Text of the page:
PRISM brings instrumental ensembles together in combined concert

At the annual PRISM concert, the audience is surrounded by music–literally. Seated in the center of Memorial Auditorium, various instrumental ensembles will perform on multiple stages around the audience.

Concordia’s bands and ensembles will be performing in the  PRISM concert on Sunday, November 10, 2019, at 5 p.m. in Memorial Auditorium. 

Dr. Peter Haberman has been organizing PRISM since he started at Concordia. 

“PRISM is a unique concert experience where the audience is surrounded by 5 stages and the music is continuous. There is a wide variety of music and a large group finale piece where all the groups come together,” Haberman said.

When he was first in charge of PRISM, Haberman saw that PRISM was a lot of work and was unsure if they should keep doing the concert. 

“After putting it together, I became PRISM’s number one fan. I haven’t changed it since the first time I put it together. The concert is such a highlight for students that I wouldn’t change it for the world,” he said. 

Haberman, Dr. Leigh Wakefield, and Dr. Nathaniel Dickey will be conducting many of the groups in this year’s PRISM concert. Wakefield will be conducting the clarinet choir and be participating in the faculty wind quintet.

“The piece we have chosen [for clarinet choir] is a little edgy and not a sweet little thing. It will capture the late 60’s and 70’s. The edge will be in the sound and rhythm. It will also be angsty,” Wakefield said.

Dickey will be conducting the finale, where the bands come together at the end of the concert.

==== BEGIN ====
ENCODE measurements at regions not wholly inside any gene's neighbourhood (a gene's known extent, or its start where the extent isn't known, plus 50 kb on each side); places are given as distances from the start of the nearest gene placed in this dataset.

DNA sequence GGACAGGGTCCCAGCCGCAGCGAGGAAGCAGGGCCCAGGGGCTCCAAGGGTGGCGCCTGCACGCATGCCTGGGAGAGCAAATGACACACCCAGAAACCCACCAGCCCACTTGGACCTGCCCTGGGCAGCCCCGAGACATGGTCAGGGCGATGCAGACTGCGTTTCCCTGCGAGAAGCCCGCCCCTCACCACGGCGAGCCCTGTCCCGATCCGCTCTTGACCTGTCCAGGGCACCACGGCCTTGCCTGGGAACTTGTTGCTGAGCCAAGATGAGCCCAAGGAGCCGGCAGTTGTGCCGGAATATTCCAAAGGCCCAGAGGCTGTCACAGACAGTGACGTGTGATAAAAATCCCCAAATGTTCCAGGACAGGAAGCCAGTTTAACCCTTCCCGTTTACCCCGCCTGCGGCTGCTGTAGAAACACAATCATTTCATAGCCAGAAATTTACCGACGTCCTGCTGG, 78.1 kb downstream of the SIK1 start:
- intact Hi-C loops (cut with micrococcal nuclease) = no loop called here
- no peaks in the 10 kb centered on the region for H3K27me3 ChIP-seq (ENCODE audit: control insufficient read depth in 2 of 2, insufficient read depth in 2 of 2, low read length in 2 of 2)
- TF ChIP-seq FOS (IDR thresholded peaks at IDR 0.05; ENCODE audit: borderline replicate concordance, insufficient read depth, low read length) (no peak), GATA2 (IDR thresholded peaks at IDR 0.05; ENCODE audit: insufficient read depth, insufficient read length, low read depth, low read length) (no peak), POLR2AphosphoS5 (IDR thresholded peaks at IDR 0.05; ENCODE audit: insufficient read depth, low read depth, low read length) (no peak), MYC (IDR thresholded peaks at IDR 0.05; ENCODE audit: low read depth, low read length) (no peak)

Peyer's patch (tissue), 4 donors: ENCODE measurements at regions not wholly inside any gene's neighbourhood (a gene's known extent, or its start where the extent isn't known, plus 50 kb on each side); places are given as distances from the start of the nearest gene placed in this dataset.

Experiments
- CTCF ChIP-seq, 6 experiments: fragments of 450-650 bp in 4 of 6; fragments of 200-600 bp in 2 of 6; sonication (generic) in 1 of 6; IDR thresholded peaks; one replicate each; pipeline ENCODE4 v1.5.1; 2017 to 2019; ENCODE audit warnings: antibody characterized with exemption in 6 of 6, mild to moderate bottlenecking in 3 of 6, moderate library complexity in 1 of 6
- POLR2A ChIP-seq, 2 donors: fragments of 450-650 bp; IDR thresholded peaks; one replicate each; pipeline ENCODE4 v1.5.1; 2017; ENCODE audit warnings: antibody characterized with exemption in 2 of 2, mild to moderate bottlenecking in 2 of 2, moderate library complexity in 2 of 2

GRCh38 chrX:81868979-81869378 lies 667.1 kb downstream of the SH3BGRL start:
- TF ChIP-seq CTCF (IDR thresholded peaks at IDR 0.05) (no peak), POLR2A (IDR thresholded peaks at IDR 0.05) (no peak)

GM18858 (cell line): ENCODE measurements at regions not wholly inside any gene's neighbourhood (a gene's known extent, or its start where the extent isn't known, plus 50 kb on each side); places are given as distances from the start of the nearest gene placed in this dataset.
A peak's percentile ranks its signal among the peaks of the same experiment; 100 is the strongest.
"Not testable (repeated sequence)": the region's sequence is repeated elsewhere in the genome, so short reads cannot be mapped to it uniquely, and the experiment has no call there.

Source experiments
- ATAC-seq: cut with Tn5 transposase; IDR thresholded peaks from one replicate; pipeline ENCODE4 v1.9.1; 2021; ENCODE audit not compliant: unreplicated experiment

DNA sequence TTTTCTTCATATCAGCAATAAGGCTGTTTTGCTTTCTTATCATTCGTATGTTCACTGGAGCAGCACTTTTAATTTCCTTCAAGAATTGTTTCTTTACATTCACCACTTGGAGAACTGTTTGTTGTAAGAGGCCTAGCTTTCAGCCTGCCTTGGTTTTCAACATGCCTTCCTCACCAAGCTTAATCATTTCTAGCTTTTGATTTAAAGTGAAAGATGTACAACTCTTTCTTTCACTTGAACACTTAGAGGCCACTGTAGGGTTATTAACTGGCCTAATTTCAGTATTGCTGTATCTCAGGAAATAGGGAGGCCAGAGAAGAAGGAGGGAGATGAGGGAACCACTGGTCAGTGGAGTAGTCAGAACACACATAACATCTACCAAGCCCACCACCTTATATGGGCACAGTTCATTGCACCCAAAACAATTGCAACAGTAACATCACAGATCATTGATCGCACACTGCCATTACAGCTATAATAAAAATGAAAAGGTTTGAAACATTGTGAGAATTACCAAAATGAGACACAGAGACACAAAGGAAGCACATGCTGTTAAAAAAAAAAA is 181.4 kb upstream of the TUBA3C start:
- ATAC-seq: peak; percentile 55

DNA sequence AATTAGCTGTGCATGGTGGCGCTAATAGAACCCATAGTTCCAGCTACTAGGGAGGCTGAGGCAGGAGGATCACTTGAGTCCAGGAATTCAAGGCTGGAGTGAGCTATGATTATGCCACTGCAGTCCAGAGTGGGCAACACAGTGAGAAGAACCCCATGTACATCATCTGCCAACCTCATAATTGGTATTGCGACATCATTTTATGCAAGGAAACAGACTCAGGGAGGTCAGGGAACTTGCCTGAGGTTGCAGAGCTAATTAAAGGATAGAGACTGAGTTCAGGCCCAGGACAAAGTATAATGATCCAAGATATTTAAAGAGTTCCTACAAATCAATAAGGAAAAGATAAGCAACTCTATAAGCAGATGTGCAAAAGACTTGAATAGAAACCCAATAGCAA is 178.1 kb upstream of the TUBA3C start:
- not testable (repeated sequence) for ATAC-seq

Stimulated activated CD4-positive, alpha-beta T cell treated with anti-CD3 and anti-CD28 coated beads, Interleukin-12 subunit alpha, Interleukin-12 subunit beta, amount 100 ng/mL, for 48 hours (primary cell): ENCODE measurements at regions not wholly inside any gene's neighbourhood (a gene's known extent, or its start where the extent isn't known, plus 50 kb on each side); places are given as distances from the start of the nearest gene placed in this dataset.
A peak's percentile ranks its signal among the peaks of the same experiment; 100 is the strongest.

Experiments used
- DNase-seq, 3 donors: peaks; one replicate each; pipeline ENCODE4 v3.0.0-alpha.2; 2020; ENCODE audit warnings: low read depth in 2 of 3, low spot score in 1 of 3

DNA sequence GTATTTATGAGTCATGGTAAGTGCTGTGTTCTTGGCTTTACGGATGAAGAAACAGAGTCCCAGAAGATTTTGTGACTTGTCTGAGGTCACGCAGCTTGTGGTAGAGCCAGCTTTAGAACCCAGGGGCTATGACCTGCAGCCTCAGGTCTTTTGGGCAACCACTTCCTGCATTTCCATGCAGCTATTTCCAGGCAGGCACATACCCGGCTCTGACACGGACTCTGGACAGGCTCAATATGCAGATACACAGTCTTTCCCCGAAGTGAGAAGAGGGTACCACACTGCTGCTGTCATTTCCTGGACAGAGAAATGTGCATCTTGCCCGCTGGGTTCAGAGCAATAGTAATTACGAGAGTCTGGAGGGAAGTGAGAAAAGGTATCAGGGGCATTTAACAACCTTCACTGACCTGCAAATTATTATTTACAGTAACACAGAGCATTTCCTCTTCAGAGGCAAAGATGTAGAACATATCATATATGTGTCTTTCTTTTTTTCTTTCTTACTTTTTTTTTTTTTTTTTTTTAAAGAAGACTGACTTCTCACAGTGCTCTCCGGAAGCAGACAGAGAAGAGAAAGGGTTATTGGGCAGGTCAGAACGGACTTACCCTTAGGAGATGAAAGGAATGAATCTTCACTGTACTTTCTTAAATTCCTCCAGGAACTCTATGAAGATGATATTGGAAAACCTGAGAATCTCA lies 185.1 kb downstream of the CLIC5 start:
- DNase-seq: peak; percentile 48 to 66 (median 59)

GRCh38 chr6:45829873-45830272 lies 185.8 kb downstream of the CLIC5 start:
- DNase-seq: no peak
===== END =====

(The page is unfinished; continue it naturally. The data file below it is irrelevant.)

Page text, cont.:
“It’s going to be epic. The music will be familiar. Something people heard before. There will be theatrical elements in it. It starts out subtle then it builds. When the moment comes it’s dramatic,” he said.

Haberman will be conducting the Concordia Band and Symphonic Band. Echo Band will be student conducted by Jeremy Mattson.

“For each concert band I work with, I want them to be featured in a way that highlights what they’re good at and what makes them feel special. I want to find a piece that has a beautiful line and also is technical. I want to have something put more of a spotlight on the Symphonic Band to show how good they are, and less spotlight on the Concordia Band, since they receive a lot of spotlight, so they will not be doing something that is too flashy and difficult,” Haberman said. 

Haberman, Dickey, and Wakefield each talked about what the most rewarding part of the process of preparing for PRISM is. Haberman focused on the show and the students. 

“This a beautiful show for all the chamber and all the ensembles that really make Concordia great. The hard work from the students makes the whole program better,” he said.

Wakefield talked about the process of everything coming together. 

“Anytime you’re preparing a piece it is like the theater. You’re putting a piece on dramatically. It’s also fun to contribute to something larger. What’s nice is it brings the smaller groups together and see more of depth to an instrumental program. It’s always great preparing for that,” Wakefield said.

“It’s going to be a wonderful show. Show up early and look for a seat in the middle so you’re surrounded by the music,” Haberman said.

“We encourage people to bring a pillow and blanket and find a good seat. Spread out and take it all in. You don’t want to miss this. You want to watch it live when you’re in the middle of the hall when everyone is playing,” Dickey said.






 

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